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Sketches from a Howdah

‘Charlotte, Lady Canning, the modest and self-effacing consort of the 1st Viceroy Lord Canning, was much more than just a dutiful wife. She was a very gifted water colourist and a shrewd observer of the social and political scene of India in the late 1850s. Her observations were always acute and sympathetic, especially so in the wake of the tragic events of 1857.

Fakir Aijazuddin has drawn on the rich vein of material contained in Lady Canning’s detailed journals and frequent crrespondence with her family and especially with Queen Victoria, whom she served as Lady in Waiting for 13 years. These, together with her many paintings, so long neglected, have now found a worthy amanuensis in Fakir Aijazuddin. His book most sensitively marries Lady Canning’s paintings and sketches with her own descriptive text.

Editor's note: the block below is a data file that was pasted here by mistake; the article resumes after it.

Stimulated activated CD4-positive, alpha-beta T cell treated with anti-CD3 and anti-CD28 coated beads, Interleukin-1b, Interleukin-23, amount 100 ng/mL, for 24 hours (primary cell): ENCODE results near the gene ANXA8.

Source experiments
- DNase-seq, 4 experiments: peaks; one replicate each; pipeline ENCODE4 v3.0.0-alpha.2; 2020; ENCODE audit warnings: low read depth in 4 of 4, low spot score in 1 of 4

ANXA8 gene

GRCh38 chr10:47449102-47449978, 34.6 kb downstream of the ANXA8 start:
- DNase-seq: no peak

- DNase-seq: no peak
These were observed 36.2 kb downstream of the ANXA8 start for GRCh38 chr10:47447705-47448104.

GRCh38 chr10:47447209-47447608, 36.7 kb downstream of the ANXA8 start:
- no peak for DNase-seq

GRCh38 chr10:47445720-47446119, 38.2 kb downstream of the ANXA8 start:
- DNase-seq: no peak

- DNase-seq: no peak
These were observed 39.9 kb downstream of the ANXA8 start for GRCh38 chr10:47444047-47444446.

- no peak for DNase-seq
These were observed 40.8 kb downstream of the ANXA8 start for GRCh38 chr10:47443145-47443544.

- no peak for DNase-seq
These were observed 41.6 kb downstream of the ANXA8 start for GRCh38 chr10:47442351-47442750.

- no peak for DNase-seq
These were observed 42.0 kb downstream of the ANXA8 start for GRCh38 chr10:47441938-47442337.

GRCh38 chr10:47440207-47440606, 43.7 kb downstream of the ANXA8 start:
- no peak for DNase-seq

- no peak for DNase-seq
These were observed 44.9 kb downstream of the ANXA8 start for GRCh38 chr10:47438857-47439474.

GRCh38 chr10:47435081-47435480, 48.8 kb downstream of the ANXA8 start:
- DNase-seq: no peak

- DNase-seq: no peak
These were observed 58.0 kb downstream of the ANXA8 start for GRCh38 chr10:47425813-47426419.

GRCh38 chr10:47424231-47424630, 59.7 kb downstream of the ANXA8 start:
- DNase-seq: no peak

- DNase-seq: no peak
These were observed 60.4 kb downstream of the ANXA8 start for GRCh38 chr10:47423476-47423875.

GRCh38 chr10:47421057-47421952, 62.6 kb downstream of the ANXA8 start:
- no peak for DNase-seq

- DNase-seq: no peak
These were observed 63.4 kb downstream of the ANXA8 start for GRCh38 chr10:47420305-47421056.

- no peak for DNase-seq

She would have been gratified that at last, her perceptive and lively accounts of the often hazardous journeys she undertook across northern India as far as the fabled Khyber Pass, into the Himalayas, her trek to Chini, and sojourn in Central India have a newer, wider audience worthy of her intrepid endeavours.’

CHARLES ALLEN, Author of A Glimpse of the Burning Plain:
Leaves from the Indian Journals of Charlotte Canning
(London, 1986).

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